How do you think they see the world?

Do you like to read short pieces of thought-provoking fiction? You might enjoy checking out Short Stories by Richard.

Signs containing wisdom enlighten the city.

A small handwritten sign seen in a San Diego window. The danger of falling in love is falling in love.
A small handwritten sign seen in a San Diego window. The danger of falling in love is falling in love.

Here are some wise (or seemingly wise) signs that I’ve photographed during my walks around downtown San Diego. Some enlighten passersby, some add a touch of lightness or levity to daily life.

If there is one thing that Republicans and Democrats can agree on is that coffee is Great! Indeed, many things in life are.
If there is one thing that Republicans and Democrats can agree on is that coffee is Great! Indeed, many things in life are.
Perhaps this is wise. Perhaps not. Play today, work mañana.
Perhaps this is wise. Perhaps not. Play today, work mañana.
Hazard. One word warns of unseen danger under the smooth, peaceful water of San Diego Bay.
Hazard. One small word to the wise, warning of unseen danger under the deceptively peaceful water of San Diego Bay.
More wisdom inside another downtown window. Live in the moment, take chances, be here now, tell someone how much they mean to you.
More wise philosophy inside a downtown window. Live in the moment, take chances, be here now, tell someone how much they mean to you.
Sign on San Diego sidewalk. With our thoughts we make the world. Buddha.
Sign on San Diego sidewalk with a powerful, insightful quote. With our thoughts we make the world. Buddha.

I live in downtown San Diego and love to walk! You can follow Cool San Diego Sights via Facebook or Twitter!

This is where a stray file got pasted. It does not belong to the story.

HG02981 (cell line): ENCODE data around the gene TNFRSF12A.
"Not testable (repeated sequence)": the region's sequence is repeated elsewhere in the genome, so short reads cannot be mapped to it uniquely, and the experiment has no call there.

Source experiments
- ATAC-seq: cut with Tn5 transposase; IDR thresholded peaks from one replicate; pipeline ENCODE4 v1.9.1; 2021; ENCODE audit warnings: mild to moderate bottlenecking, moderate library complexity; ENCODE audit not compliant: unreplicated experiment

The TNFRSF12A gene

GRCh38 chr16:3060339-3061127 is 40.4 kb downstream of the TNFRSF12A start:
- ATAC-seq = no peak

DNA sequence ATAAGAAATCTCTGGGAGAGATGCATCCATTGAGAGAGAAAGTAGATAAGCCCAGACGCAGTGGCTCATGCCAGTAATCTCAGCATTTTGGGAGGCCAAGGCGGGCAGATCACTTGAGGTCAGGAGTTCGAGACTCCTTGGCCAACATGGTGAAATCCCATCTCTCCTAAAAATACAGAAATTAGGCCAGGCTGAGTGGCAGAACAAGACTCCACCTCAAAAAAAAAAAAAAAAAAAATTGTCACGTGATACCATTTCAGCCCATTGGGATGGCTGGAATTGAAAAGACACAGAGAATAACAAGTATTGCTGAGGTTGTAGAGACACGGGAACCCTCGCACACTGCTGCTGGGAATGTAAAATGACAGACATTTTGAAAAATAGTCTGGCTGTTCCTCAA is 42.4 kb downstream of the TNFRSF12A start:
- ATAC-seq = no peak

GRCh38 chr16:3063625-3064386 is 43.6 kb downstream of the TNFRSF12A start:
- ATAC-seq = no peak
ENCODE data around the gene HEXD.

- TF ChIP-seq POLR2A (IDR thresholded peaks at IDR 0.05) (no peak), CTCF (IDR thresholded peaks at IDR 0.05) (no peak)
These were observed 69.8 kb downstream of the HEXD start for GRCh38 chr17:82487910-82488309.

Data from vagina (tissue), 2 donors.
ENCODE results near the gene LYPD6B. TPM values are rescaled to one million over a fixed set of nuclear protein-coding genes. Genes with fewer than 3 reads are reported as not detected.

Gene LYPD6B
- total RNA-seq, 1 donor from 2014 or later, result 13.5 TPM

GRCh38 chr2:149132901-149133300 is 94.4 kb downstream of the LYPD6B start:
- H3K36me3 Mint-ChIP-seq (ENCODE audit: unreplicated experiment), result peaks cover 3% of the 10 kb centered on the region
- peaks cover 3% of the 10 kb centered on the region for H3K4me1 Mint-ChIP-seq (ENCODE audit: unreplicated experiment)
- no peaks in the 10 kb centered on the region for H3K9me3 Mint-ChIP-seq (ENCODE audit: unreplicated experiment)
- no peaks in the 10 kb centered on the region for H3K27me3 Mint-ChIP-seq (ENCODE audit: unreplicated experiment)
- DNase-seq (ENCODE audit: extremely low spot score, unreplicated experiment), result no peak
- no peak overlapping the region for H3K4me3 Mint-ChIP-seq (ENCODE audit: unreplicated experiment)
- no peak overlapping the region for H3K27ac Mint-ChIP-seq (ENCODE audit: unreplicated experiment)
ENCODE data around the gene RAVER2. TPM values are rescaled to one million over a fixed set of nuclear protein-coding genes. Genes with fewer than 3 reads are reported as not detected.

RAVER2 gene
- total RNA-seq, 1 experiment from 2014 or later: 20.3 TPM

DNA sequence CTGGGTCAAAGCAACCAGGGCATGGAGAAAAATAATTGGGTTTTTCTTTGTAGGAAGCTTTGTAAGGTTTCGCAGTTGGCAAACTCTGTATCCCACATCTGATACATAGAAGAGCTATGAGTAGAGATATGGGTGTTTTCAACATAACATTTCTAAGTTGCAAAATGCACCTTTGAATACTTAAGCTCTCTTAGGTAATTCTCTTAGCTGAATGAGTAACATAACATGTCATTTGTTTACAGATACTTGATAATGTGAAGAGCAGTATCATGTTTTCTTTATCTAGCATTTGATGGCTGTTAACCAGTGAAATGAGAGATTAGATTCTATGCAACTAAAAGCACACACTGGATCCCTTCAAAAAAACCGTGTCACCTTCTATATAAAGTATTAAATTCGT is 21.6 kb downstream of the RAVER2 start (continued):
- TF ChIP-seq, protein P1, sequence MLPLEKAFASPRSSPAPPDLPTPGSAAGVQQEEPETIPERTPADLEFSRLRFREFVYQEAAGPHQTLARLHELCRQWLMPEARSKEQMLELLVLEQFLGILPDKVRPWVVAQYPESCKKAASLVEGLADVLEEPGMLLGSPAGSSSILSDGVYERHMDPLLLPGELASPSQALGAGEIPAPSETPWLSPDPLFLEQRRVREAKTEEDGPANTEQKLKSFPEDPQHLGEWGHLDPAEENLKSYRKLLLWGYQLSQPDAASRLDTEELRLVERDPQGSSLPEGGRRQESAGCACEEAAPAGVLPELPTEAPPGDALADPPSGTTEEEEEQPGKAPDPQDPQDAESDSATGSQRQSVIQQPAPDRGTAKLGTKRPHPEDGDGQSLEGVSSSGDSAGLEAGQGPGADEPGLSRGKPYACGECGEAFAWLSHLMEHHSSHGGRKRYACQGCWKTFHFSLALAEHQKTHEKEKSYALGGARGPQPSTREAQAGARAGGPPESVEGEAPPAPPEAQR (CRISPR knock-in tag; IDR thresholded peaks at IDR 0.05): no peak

Do you like to read short philosophical stories? You might enjoy checking out Short Stories by Richard.

Funny cooking pictures and quotes!

People who love to eat are always the best people. Julia Child
People who love to eat are always the best people. Julia Child

I spotted these funny pictures and quotes on some windows in the Horton Plaza shopping mall food court, in downtown San Diego. I’m not sure if this particular eatery closed down or is soon to debut. I saw no sign. But I had a good laugh!

If you are what you eat, then you might as well eat something good. Ratatouille
If you are what you eat, then you might as well eat something good. Ratatouille
Life is grate!
Life is grate!
Bake the world a better place!
Bake the world a better place!
Rock and Roll (some dough).
Rock and Roll (some dough).

Follow this blog for more photos of fun stuff! Join me on Facebook or Twitter.

Quotes on the Martin Luther King Jr. Promenade.

Walking past a plaque which is engraved with one of many important quotes by Martin Luther King Jr.
Walking past a plaque which is engraved with one of many important quotes by Martin Luther King Jr.